In the beginning George was talking to Lennie about how his life would have been so much better if Lennie weren't around causing trouble. This shows how George made sacrifices with taking care of Lennie and stayed with him even though he caused trouble for the both of them,
"I could get along so easy and so nice if I didn’t have you on my tail. I could live so easy and maybe have a girl."
"Well, that won’t do you no good if Curley wants to plug himself up for a fighter. Just don’t have nothing to do with him. Will you remember?"
Lennie had meet Curley, who was being mean towards him and trying to start a fight, George tried defending Lennie when all of this occurred. After Curley left George told Lennie to stay away from Curley because he would only cause trouble. George shows how protective he is toward Lennie and shows how he has Lennie's back if anything happens.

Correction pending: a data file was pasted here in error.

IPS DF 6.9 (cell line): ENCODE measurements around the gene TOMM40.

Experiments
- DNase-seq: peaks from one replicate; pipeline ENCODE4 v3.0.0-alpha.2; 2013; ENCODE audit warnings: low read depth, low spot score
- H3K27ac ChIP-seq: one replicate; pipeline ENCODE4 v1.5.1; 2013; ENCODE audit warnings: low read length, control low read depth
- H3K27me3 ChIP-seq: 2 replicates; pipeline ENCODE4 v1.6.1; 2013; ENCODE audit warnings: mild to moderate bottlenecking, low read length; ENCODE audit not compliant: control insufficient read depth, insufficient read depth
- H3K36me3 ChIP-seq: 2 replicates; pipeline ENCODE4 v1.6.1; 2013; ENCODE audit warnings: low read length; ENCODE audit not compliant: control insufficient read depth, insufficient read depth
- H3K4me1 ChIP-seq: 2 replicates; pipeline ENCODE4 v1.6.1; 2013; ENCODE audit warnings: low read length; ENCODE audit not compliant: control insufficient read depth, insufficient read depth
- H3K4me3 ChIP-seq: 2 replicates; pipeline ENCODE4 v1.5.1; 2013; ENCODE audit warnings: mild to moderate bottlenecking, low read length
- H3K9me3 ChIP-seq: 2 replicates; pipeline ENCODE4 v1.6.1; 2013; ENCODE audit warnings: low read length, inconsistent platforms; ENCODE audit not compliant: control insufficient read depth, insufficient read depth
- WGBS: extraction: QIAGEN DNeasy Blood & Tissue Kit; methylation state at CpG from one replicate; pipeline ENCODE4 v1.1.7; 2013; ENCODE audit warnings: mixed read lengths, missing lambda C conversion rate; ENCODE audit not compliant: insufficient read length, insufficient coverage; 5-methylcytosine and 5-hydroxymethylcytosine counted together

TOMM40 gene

"I don’t want no trouble"
At the very end of the book George shoots Lennie when he isn't paying attention to him. George did this so that Lennie won't cause no more trouble for himself and so that nobody would could hurt him. This shows that George really cares that Lennie is safe and really wanted him to be out of trouble, so that he wouldn't get hurt.
"You . . . . an’ me. Ever’body gonna be nice to you. Ain’t gonna be no more trouble. Nobody gonna hurt nobody nor steal from ‘em."